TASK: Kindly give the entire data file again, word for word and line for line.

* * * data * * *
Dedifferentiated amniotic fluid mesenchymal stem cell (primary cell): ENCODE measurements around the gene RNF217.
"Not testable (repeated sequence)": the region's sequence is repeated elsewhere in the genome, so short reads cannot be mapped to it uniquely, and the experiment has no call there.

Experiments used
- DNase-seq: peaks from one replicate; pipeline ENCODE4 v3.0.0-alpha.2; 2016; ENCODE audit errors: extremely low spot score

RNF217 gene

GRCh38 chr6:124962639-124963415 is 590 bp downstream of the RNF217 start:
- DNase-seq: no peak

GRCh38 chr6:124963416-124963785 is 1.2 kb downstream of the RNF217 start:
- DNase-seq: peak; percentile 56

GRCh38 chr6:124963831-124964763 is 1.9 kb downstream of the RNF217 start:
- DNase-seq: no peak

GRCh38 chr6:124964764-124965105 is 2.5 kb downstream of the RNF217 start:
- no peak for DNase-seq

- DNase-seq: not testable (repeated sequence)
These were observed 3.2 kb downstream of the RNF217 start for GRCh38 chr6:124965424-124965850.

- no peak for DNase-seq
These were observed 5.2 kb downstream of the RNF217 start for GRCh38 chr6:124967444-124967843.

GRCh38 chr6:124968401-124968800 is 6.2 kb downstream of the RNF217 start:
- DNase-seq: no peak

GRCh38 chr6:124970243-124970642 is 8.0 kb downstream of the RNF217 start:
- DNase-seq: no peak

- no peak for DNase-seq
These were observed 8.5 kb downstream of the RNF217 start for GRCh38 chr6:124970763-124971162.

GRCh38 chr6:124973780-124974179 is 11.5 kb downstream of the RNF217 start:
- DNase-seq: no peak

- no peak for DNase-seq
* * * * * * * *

Dedifferentiated amniotic fluid mesenchymal stem cell (primary cell): ENCODE measurements around the gene RNF217.
"Not testable (repeated sequence)": the region's sequence is repeated elsewhere in the genome, so short reads cannot be mapped to it uniquely, and the experiment has no call there.

Experiments used
- DNase-seq: peaks from one replicate; pipeline ENCODE4 v3.0.0-alpha.2; 2016; ENCODE audit errors: extremely low spot score

RNF217 gene

GRCh38 chr6:124962639-124963415 is 590 bp downstream of the RNF217 start:
- DNase-seq: no peak

GRCh38 chr6:124963416-124963785 is 1.2 kb downstream of the RNF217 start:
- DNase-seq: peak; percentile 56

GRCh38 chr6:124963831-124964763 is 1.9 kb downstream of the RNF217 start:
- DNase-seq: no peak

GRCh38 chr6:124964764-124965105 is 2.5 kb downstream of the RNF217 start:
- no peak for DNase-seq

- DNase-seq: not testable (repeated sequence)
These were observed 3.2 kb downstream of the RNF217 start for GRCh38 chr6:124965424-124965850.

- no peak for DNase-seq
These were observed 5.2 kb downstream of the RNF217 start for GRCh38 chr6:124967444-124967843.

GRCh38 chr6:124968401-124968800 is 6.2 kb downstream of the RNF217 start:
- DNase-seq: no peak

GRCh38 chr6:124970243-124970642 is 8.0 kb downstream of the RNF217 start:
- DNase-seq: no peak

- no peak for DNase-seq
These were observed 8.5 kb downstream of the RNF217 start for GRCh38 chr6:124970763-124971162.

GRCh38 chr6:124973780-124974179 is 11.5 kb downstream of the RNF217 start:
- DNase-seq: no peak

- no peak for DNase-seq